Comparing FDG-PET Findings to MRI Findings in Patients (see Table 3)
At the end of follow-up 5 patients had a normal MRI (without hippocampal atrophy) but none of them had a normal FDG-PET. Among 5 FE+GAD ab patients who went on to show unilateral hippocampal atrophy, 3 (60%) had ipsilateral hippocampal hypometabolism and 2 (40%) bilateral hippocampal hypometabolism, with associated insular hypometabolism in one. Interestingly, 2 FE+GAD ab patients (27%) with a normal MRI showed bilateral hippocampal hypometabolism, which was associated with insular hypometabolism in one. The patients with bilateral hippocampal sclerosis also had bilateral hippocampal hypometabolism and bilateral insular hypometabolism. Overall, only 3 patients (27%) had strictly unilateral mesial temporal involvement (considering FDG-PET and MRI findings).
Comparing FDG- PET Findings of FE + GAD ab Patients and Controls (see Figure 3)
FDG-PET was performed in 7/8 (88%) BMTS controls and in 9/9 (100%) UMTS controls. Bilateral mesial temporal lobe hypometabolism was observed in all BMTS controls, and unilateral or bilateral mesial temporal lobe hypometabolism in all UMTS patients, whereas insular hypometabolism was not observed in any (p: 0.002).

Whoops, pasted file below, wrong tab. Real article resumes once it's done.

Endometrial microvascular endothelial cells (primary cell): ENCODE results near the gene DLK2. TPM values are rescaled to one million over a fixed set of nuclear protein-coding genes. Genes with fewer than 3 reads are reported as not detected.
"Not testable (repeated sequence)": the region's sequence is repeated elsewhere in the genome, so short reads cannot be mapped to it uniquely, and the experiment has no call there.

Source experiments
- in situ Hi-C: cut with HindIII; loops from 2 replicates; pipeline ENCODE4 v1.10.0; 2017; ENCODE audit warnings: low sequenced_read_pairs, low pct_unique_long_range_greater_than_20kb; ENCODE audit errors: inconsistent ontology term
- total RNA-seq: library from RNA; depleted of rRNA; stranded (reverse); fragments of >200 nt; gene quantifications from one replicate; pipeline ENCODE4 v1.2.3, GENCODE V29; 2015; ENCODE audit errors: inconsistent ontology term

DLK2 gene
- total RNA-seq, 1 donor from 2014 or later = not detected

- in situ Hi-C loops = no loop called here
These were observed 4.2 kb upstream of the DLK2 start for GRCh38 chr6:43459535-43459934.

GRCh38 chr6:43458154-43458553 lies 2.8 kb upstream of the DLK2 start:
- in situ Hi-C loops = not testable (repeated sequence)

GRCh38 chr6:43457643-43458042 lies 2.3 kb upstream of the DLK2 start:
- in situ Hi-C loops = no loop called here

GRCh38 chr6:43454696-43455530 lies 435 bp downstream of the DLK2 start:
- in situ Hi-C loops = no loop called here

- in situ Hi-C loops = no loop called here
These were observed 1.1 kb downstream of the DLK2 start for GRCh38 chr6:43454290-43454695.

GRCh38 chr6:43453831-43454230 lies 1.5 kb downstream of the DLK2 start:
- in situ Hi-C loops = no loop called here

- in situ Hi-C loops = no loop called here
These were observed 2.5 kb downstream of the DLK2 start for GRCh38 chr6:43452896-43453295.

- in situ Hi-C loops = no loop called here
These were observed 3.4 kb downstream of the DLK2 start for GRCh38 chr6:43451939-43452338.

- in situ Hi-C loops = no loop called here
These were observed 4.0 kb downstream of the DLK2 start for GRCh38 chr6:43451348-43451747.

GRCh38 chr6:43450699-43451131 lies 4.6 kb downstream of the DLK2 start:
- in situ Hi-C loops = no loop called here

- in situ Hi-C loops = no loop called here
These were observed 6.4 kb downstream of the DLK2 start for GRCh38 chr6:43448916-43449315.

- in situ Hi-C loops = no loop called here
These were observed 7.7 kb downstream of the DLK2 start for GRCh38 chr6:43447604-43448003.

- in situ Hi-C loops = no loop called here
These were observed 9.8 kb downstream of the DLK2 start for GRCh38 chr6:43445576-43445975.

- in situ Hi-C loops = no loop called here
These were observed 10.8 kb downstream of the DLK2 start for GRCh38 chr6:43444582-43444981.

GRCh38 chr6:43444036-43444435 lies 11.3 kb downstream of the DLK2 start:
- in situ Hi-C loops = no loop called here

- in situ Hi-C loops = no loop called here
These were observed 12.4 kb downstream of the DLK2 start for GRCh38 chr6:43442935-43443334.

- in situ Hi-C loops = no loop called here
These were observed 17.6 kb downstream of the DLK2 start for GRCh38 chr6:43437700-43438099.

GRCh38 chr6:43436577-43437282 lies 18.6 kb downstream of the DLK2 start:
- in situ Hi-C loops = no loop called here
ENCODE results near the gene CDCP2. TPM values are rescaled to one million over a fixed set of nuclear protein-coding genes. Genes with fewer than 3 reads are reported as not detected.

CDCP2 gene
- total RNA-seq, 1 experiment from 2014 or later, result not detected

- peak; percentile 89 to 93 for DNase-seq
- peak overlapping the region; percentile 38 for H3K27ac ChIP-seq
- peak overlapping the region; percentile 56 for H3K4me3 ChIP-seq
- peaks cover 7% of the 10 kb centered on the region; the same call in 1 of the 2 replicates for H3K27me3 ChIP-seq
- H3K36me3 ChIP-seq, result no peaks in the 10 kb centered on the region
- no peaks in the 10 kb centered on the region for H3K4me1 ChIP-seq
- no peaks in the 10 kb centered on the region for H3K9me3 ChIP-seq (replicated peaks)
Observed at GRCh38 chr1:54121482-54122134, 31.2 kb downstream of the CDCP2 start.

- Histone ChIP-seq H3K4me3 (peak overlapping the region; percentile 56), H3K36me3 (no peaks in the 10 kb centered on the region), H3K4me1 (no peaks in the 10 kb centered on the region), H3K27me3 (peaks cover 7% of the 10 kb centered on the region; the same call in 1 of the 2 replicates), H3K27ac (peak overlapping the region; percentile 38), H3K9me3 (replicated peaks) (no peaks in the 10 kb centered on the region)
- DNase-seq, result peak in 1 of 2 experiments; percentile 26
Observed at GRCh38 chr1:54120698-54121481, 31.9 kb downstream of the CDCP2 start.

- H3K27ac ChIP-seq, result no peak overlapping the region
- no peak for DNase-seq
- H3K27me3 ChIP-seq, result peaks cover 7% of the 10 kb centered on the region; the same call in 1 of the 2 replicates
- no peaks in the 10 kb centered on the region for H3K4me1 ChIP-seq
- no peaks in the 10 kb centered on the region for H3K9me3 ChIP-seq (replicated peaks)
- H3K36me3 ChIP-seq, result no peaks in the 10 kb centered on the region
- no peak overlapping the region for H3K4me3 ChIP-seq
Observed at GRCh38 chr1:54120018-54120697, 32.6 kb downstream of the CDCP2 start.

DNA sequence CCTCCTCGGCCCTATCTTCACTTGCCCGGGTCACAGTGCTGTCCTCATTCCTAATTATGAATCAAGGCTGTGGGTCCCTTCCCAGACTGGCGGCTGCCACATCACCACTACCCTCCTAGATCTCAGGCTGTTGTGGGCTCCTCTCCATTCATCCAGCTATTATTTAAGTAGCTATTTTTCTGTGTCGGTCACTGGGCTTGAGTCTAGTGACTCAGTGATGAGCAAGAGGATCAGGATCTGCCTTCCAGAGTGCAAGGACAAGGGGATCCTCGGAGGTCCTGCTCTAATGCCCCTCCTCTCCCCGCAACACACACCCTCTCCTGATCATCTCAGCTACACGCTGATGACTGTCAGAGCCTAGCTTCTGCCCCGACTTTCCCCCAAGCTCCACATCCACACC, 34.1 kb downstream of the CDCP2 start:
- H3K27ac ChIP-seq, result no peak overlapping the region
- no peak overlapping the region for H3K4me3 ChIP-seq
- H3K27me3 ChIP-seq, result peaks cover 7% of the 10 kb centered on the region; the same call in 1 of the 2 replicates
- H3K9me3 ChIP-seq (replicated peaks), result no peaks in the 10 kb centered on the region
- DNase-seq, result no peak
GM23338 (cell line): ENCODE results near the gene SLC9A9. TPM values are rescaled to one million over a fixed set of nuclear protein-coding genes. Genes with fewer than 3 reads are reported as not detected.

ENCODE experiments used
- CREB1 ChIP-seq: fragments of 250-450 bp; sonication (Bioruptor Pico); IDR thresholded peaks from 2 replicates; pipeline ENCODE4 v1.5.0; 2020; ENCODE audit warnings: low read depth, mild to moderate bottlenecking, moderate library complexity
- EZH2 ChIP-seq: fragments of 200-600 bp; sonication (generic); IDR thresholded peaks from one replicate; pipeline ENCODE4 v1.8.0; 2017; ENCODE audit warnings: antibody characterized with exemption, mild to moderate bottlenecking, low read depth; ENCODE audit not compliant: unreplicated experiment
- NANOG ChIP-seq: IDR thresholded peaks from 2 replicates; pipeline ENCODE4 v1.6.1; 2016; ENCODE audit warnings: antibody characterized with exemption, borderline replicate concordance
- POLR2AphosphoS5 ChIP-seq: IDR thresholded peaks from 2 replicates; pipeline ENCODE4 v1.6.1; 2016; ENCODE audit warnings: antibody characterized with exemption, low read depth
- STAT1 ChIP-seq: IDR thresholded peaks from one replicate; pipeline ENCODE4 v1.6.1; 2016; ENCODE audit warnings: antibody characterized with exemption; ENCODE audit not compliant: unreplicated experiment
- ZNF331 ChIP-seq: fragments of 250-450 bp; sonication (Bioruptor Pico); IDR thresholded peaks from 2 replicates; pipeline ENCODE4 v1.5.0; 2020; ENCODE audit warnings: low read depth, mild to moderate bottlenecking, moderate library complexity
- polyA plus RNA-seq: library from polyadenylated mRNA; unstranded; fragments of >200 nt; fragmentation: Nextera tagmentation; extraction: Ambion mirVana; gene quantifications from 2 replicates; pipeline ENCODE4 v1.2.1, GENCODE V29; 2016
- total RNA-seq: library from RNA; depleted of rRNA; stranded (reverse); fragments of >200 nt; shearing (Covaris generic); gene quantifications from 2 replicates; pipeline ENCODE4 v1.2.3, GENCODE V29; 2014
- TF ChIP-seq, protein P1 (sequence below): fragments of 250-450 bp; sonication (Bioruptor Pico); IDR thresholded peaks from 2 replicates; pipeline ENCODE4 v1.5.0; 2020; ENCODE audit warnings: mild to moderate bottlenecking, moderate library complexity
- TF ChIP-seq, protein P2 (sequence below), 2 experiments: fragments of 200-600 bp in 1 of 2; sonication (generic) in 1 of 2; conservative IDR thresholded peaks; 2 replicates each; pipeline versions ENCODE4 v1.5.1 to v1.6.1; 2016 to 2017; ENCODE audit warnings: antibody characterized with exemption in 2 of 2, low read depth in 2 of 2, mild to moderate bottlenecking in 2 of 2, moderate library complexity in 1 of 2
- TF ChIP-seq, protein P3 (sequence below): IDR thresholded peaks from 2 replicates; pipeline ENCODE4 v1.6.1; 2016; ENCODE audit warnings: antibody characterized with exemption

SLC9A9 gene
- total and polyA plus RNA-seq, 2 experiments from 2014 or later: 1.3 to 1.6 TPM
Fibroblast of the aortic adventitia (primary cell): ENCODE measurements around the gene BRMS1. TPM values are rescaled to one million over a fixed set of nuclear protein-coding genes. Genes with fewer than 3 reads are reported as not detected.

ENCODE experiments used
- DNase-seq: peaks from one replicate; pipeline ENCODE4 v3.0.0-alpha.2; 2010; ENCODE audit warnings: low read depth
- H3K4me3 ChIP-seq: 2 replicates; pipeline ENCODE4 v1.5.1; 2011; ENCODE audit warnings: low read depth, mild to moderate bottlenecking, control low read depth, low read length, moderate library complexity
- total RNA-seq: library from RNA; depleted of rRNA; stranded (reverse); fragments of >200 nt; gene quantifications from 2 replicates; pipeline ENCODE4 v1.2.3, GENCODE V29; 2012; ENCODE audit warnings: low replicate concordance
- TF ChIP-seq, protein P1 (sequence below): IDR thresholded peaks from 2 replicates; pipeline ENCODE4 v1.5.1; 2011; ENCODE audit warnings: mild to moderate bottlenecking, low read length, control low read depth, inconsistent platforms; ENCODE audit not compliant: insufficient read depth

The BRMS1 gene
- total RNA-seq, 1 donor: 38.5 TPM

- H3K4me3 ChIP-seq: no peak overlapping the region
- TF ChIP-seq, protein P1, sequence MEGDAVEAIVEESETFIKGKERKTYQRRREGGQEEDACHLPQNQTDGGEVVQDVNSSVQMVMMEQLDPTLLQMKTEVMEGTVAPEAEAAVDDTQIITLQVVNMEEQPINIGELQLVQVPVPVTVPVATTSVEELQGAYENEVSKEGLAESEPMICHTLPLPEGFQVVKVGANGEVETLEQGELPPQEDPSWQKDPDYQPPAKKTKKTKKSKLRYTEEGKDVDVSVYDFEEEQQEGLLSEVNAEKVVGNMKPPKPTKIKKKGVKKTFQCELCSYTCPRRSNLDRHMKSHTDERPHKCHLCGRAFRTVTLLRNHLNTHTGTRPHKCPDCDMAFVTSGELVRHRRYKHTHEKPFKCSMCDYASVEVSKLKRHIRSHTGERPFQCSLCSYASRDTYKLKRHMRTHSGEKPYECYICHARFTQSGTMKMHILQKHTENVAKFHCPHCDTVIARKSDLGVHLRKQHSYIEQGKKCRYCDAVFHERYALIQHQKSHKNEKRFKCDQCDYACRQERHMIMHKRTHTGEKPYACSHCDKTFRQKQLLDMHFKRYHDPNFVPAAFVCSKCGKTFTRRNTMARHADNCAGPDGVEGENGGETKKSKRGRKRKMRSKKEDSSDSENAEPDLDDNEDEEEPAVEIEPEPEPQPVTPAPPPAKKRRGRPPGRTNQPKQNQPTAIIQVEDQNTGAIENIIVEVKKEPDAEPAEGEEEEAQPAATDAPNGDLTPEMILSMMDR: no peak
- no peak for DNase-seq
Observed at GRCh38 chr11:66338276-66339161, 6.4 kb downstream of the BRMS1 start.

In our study both clinical and paraclinical findings suggest that FE +GAD ab involves limbic areas but also the insular region, and in one patient this lobe was the only one involved.
Clinical symptoms suggestive of insular epilepsy include occurrence in full consciousness of a symptomatic sequence associating laryngeal discomfort with thoracic oppression or dyspnoea, unpleasant paraesthesia—a warm sensation focused on the perioral region or extending to a large somatic territory, and dysarthria, or dysphonic, speech defects (18). One of the patients reported seizures as an unpleasant paresthesia starting in his left arm and rapidly affecting face and tongue, with the left half of his body always in full awareness. A very specific form of sensitive focal aware seizures (pilomotor seizures) have been reported in patients with limbic encephalitis. These are probably also suggestive of insular involvement (19). Two recent case series have also suggested that insular semiology (especially other autonomic semiology) is a part of pilomotor seizures, while perisylvian semiology is highly suggestive of autoimmune epilepsy related to GAD ab or to other antibodies (20–22). Bradyarrhythmia has recently been described as a distinctive prodrome of voltage-gated potassium channel complex/leucine-rich glioma inactivated 1 antibody encephalitis (VGKC/LGI1–ab) leading to pacemaker implantation in 3 cases (23), just as in one of our patients.